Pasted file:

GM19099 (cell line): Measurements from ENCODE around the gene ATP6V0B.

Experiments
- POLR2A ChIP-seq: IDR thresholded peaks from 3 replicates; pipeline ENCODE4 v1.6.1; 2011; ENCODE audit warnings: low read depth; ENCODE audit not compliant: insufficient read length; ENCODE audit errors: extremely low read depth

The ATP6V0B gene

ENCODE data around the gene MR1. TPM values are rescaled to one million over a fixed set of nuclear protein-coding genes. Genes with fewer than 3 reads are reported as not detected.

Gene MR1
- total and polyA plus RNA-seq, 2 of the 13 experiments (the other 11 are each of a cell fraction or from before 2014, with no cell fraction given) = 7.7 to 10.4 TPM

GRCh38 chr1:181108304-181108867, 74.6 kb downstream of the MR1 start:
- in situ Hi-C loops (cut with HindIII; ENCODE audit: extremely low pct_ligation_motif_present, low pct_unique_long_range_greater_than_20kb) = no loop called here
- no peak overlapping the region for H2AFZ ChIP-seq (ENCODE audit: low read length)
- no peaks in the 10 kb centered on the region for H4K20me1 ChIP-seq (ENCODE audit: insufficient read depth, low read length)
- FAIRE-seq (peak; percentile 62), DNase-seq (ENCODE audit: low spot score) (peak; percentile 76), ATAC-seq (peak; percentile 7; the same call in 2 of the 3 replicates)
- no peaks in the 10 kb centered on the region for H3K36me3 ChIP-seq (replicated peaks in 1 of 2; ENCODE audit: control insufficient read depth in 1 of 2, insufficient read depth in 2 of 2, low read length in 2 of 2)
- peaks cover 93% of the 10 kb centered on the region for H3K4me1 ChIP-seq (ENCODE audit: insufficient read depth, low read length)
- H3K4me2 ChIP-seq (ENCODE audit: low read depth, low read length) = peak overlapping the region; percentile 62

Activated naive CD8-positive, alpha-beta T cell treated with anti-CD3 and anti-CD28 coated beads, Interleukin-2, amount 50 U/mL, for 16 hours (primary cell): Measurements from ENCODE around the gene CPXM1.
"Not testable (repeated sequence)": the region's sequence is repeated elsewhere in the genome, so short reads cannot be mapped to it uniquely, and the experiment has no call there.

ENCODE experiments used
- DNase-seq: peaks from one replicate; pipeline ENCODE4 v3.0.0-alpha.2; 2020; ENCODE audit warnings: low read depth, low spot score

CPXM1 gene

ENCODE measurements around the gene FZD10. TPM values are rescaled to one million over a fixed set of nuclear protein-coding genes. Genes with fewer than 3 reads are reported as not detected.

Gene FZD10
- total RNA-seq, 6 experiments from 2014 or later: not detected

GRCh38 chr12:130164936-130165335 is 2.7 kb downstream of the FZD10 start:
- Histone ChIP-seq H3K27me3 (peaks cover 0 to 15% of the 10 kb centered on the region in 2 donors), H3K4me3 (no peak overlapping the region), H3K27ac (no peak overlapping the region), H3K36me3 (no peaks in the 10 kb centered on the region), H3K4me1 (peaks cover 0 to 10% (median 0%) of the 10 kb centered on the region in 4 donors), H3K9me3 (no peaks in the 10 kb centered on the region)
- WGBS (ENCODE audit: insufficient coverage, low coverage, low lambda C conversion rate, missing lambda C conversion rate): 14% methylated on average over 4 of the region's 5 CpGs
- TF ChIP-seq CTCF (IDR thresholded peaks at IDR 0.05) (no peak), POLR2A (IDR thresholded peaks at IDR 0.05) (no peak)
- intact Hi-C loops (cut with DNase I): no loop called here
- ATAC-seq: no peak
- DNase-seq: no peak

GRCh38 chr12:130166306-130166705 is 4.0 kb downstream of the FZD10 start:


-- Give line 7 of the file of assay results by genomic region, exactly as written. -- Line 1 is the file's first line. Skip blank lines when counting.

- total and polyA plus RNA-seq, 2 of the 13 experiments (the other 11 are each of a cell fraction or from before 2014, with no cell fraction given) = 7.7 to 10.4 TPM